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American Presbyterianism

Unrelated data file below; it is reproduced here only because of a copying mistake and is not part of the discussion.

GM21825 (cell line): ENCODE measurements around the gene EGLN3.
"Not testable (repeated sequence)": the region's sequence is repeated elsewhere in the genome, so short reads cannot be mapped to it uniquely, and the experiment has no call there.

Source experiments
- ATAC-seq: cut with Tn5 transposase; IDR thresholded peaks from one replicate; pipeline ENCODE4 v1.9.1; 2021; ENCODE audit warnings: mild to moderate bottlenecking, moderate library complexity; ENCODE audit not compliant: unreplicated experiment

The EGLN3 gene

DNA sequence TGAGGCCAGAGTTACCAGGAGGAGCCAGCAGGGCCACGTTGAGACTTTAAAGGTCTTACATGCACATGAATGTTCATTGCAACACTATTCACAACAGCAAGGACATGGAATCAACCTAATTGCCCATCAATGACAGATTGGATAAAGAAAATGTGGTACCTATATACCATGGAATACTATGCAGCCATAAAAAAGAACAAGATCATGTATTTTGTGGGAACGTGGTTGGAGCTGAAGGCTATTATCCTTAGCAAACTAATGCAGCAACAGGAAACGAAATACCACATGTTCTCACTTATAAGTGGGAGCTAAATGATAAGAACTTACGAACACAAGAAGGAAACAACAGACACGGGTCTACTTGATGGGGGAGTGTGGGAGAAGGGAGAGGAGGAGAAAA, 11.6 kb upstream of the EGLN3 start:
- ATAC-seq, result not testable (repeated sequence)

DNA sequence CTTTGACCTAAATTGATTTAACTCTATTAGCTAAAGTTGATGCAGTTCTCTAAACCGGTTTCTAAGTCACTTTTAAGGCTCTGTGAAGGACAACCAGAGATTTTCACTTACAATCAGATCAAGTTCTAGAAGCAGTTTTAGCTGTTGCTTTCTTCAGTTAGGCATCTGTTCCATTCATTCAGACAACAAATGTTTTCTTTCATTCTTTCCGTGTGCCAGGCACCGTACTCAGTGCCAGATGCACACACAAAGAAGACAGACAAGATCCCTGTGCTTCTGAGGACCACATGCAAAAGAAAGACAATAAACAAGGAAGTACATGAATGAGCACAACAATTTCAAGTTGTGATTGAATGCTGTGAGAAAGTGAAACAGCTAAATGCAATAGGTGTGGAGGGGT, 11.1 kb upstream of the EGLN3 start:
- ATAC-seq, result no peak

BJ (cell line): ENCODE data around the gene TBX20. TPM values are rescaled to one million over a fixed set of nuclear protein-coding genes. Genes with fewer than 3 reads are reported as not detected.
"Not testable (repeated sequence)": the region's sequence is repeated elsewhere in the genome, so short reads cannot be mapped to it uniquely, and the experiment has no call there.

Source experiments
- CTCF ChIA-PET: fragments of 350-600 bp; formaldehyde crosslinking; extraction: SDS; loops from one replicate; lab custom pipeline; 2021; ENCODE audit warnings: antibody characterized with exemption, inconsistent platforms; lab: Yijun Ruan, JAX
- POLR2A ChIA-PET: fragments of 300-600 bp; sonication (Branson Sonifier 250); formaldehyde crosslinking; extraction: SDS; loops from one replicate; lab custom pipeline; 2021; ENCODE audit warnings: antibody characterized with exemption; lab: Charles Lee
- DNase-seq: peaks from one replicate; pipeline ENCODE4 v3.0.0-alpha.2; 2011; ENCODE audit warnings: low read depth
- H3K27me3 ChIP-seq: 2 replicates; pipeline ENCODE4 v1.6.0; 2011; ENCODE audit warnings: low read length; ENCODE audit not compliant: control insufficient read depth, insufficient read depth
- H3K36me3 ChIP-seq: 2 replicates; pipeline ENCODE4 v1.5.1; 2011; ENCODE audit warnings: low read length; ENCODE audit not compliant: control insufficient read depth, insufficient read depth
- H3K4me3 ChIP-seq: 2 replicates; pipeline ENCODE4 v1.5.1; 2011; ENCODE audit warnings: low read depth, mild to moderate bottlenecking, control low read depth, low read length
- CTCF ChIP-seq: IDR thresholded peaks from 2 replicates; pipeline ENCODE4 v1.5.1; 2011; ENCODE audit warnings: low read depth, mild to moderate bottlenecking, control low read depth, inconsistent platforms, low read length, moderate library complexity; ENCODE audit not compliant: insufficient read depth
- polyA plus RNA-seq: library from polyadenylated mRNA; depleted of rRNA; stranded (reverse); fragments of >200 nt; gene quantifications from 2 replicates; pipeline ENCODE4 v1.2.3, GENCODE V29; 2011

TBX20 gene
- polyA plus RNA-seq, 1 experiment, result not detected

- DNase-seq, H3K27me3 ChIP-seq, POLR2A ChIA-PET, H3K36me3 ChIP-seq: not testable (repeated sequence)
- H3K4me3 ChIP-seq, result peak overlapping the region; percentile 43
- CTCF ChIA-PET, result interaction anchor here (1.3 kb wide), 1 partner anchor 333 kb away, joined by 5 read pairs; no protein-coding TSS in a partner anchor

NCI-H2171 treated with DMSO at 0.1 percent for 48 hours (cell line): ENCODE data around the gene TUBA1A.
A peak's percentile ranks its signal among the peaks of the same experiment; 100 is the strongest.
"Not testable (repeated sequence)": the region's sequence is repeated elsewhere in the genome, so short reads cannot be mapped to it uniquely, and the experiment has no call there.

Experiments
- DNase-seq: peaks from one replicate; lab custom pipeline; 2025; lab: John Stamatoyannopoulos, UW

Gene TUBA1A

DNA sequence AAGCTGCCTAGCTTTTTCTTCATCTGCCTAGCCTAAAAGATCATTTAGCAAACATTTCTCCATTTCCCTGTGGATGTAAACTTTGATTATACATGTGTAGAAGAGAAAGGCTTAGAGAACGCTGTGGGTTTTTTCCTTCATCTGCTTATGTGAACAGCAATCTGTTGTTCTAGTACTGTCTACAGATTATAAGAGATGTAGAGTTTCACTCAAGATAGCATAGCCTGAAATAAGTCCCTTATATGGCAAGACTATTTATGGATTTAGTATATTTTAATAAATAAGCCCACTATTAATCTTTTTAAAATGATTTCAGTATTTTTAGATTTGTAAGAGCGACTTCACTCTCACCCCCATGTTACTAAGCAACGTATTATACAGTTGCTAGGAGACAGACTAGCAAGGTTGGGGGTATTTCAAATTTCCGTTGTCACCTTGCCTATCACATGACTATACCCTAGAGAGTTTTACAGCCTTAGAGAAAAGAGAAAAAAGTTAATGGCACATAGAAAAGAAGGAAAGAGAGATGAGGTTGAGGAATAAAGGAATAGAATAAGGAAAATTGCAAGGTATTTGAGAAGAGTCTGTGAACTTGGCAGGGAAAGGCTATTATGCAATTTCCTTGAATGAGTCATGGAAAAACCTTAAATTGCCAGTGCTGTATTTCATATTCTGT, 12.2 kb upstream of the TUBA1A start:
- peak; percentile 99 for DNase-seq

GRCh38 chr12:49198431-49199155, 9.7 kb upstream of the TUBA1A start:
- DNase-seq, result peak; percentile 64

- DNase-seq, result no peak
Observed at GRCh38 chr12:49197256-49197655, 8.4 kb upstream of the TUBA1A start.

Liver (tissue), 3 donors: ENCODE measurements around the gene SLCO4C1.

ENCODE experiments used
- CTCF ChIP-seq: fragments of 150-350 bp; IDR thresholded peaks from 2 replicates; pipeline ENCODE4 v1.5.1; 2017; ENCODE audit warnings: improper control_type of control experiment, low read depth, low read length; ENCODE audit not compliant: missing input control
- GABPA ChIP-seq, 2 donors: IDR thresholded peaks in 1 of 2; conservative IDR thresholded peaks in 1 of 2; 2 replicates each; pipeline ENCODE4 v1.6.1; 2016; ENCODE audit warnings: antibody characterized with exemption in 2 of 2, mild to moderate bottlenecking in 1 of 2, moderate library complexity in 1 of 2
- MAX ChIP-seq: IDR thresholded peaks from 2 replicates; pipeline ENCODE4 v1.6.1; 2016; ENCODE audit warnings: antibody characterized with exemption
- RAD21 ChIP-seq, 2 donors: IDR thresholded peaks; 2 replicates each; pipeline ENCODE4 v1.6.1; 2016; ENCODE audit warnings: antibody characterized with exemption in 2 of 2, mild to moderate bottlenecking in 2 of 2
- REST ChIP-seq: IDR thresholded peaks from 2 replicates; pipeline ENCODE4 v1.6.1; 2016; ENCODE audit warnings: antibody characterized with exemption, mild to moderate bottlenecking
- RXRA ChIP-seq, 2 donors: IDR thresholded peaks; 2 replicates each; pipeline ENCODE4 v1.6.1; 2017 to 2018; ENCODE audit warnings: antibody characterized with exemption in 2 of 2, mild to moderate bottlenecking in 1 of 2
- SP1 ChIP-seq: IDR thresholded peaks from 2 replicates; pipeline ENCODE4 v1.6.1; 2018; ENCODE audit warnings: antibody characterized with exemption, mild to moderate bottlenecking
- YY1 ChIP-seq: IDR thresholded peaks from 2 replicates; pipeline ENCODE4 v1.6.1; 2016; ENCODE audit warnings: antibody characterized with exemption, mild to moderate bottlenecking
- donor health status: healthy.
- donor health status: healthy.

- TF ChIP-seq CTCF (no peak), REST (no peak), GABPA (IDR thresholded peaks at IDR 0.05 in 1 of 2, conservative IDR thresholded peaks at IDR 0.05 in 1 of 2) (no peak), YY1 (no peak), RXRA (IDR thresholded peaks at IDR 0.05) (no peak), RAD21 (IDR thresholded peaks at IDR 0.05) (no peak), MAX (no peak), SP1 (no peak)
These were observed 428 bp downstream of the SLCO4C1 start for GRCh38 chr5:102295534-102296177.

American Presbyterianism1 American Presbyterianism 1706, the year that the Presbytery of Philadelphia was first established, could be considered the beginning of  American Presbyterianism . Unlike their Dutch and German Reformed counterparts, however, this presbytery hadno ties to the old world. [1] In time, two other presbyteries would be formed, resulting in the Synod of Philadelphia in1717. In time, despite controversies over confessional subscription and the Old Side-New Side Controversy, whichhad led to a decade-long schism, the American Presbyterians, following American victory in the Revolutionary Warwould eventually form the Presbyterian Church in the United States of America.At the same time, Covenanters and Seceders, with support from their churches in Scotland to establish congregationsin the American colonies, with the Seceders forming the Associate Presbytery in 1753 and the Covenanters formingthe Reformed Presbytery in 1774. Eventually, the some in the Covenanter and Seceder traditions merged to form the Associate Reformed Presbyterian Church. Later on, in 1858, the Northern Synod of the Associate Reformed Presbyterians would merge with the Associate Presbyterians to form the United Presbyterian Church of NorthAmerica. Other Covenanters would come to form the Reformed Synod around the turn of the 19th century whichlasted until the € Old Light-New Light ã controversy split the Synod into two groups in 1833 with the Old Lightsforming the Reformed Presbyterian Church of North America and the New Lights eventually forming the ReformedPresbyterian Church, General Synod.The revivals of the Second and Third Great Awakenings in the nineteenth century won the support of  somePresbyterians, including Lyman Beecher and Charles G. Finney. In 1810, a group of pro-revivalist Presbyterians inKentucky broke away from the main-line Presbyterian Church in the U.S.A. to form the Cumberland PresbyterianChurch. [2] In 1837, revivalism was one of the issues that led to the Old School-New School Controversy in the Presbyterian Church in the U.S.A. Twenty years later, in 1857, as the United States edged closer to division, the New School Presbyterians split over slavery, with the southern New School Presbyterians forming the United Synod of the South. [3] In December of 1861, in the wake of the outbreak of the Civil War and the Gardiner Spring resolutions,the Old School Southern Presbyterians, which included men such as James Henley Thornwell and R.L. Dabney,formed the Presbyterian Church in the Confederate States of America. Following the end of the war, the PresbyterianChurch in the Confederate States of America would rename itself the Presbyterian Church in the United States.In 1864, the Old School and New School Southern Presbyterians to reunite, with the New School Presbyteriansbeing effectively swallowed up by the much larger Old School majority. A reunion of the Old School and NewSchool Presbyterians, despite the protests of Old School Presbyterians, such as Charles Hodge, occurred amongst themainline Northern Presbyterians in 1869. But, unlike in the south, the Old School and New School reunion led to theentire denomination altering course. By the 1870's, the Presbyterian Church in the U.S.A. began downplaying doctrinal disagreements in the name of ecumenism with other denominations. What resulted within the denomination was a testing of confessional orthodoxy, in one instance resulting in an 1893 heresy trial for Charles A. Briggs, aprofessor of Hebrew at Union Theological Seminary in New York, who questioned the verbal inspiration of Scripture. Eventually, in 1903, the Presbyterian Church in the U.S.A. modified the Westminster Standards in order todownplay strict Calvinism. One of the results was the reunion of many of the Cumberland Presbyterians to thePresbyterian Church in the U.S.A. in 1906.In 1909, the presbytery of New York attempted to ordain a group of men who could neither affirm, nor affirm the Virgin Birth, leading to the affirmation of five fundamentals being required f or ordination: the inspiration and inerrancy of Scripture, the deity of Christ, the virgin birth of Christ, the substitutionary atonement of Christ, and the resurrection. In time, these doctrines would be expounded upon in a series of essays known as The Fundamentals . In 1922, Harry Emerson Fosdick, a Baptist serving as a pastor of a Presbyterian church in New York City, delivered a sermon entitled Shall the Fundamentalists Win? , igniting the Fundamentalist-Modernist Controversy. At Princeton Theological Seminary, a New Testament professor by the name of J. Gresham Machen, who stood in the tradition of earlier Princetonians such as Charles Hodge and B.B. Warfield, responded with a book entitled Christianity and   American Presbyterianism2  Liberalism , in which he argued that liberalism and Christianity were two different religions. Machen wouldeventually found Westminster Theological Seminary in 1929, and following a controversy regarding theestablishment of an Independent Mission Board which resulted in his being suspended from the ministry in thePC-USA, Machen led an exodus of conservatives in 1936 to form what would become known as the OrthodoxPresbyterian Church. A group within that body, led by men such as Carl McIntire and J. Oliver Buswell, broke awayto form the Bible Presbyterian Church in 1937.The mainline Northern Presbyterians would continue to move away from its traditional Presbyterian past, includingordaining women in 1956 and eventually merging with the smaller and more conservative century old United Presbyterian Church in North America in 1958 to form the United Presbyterian Church in the United States of  America, which was celebrated in Pittsburgh that summer. In time, the UPCUSA, under the leadership of EugeneCarson Blake, the denomination's stated clerk, would join the Presbyterian Church in the United States, theEpiscopalians, the United Methodists and the United Church of Christ in meetings of the Consultation on ChurchUnion , and would come to adopt the Confession of 1967, which had a more neo-orthodox understanding of Scripture and called for a commitment to social action. 1967 also saw the publication of the  Book of Confessions forthe UPCUSA and a change in the ordination vows for their ministers. In the 1970s, the trial of a minister by thename of Walter Kenyon who refused to participate in women ‚ s ordination eventually lead to a ruling that UPCUSAchurches must ordain female officers.In 1942, the Presbyterian Church in the United States began to experiment with confessional revision, promptingPCUS conservatives, such as L. Nelson Bell, father-in-law of Billy Graham, to begin renewal efforts. In time, thePCUS, like its counterparts in the north, would begin to embrace neo-orthodoxy and liberalism, as well as open theposition of minister to women. In 1966, conservatives would come to found Reformed Theological Seminary inJackson, Mississippi, to educate students along Old School Presbyterian lines. Eventually talks came about with thePresbyterian Church in the U.S.A. regarding a merger. In 1956, a proposal was passed by the PCUS generalassembly, but the motion was rejected by the presbyteries. Despite the failure to pass the merger, the twodenominations collaborated on a hymnal and in 1970, a Plan of  Union was drawn up. Owing to the lack of an escape clause in the Plan of Union for churches that were opposed to the union and the increasingly liberal views of the denomination, a group of delegates from roughly 200 churches met in Birmingham in December 1973 to form theNational Presbyterian Church, which would eventually take the name the Presbyterian Church in America. In 1981,theological controversy in the UPCUSA, most notably, the General Assembly's affirmation of the National CapitolUnion Presbytery's reception of a United Church of Christ minister who allegedly denied the deity, sinless nature andbodily resurrection of Christ, led to the formation of the Evangelical Presbyterian Church, a denomination whichputs a greater emphasis on their Essentials of the Faith, a brief statement of evangelical theology, as opposed to theWestminster Standards. With conservatives gone from both the UPCUSA and the PCUS, the denominations movedcloser to merger, eventually uniting in 1983 to form the Presbyterian Church (U.S.A.).For the Bible Presbyterians, a disagreement over leadership and the direction of the denomination led to a split in1957, with the Bible Presbyterian Church-Collingswood Synod, under the control of Carl McIntire, splitting from theBible Presbyterian Church-Columbus Synod, which was renamed the Evangelical Presbyterian Church in 1961. Fouryears later, the EPC merged with the Reformed Presbyterian Church, General Synod to form the ReformedPresbyterian Church, Evangelical Synod. The RPCES, in turn, would join the Presbyterian Church in America in1982.In 1975, the Orthodox Presbyterian Church, the Associate Reformed Presbyterian Church, the ReformedPresbyterian Church in North America, and the Reformed Presbyterian Church Evangelical Synod joined theChristian Reformed Church in North America in forming the North American Presbyterian and Reformed Council(NAPARC), an organization which now boasts thirteen confessional Continental Reformed and Presbyteriandenominations and federations.  American Presbyterianism31983 saw the creation of the theonomic Reformed Presbyterian Church in the United States, which had broken off from the Presbyterian Church in America. In time, splits in the RPCUS would lead to the creation of the ReformedPresbyterian Church  ƒ Hanover Presbytery and the Reformed Presbyterian Church General Assembly. In morerecent years, a group from the RPCGA formed the Covenant Presbyterian Church.In more recent years, in the PC(U.S.A.), the debate over homosexuality has caused rifts. Following the removal of the bar on homosexual clergy in the PC(U.S.A.) on the denominational level in 2010, many churches have left thedenomination, many joining the Evangelical Presbyterian Church and others joining the Evangelical Covenant Orderof Presbyterians, which became its own denomination in 2012.Other newer Presbyterian groups include the Free Presbyterian Church of North America, which initially hadoperated under the auspices of the Free Presbyterian Church of Ulster until becoming its own denomination in 2005,the Westminster Presbyterian Church in the United States and the Communion of Reformed Evangelical Churches(the last of which allows for Continental Reformed and Reformed Baptists, as well). References [1]D.G. Hart & John Muether Seeking a Better Country: 300 Years of American Presbyterianism pgs. 24 & 25[2]Hart & Muether, pgs. 100 & 101[3]Hart & Meuther, pg. 150  Article Sources and Contributors4 Article Sources and Contributors American Presbyterianism   Source : Contributors : Bearcat, Caleb D Phillips, DGG, Editor2020, Frze, Josve05a, Malcolma, Signalizing,StAnselm License Creative Commons Attribution-Share Alike 3.0 //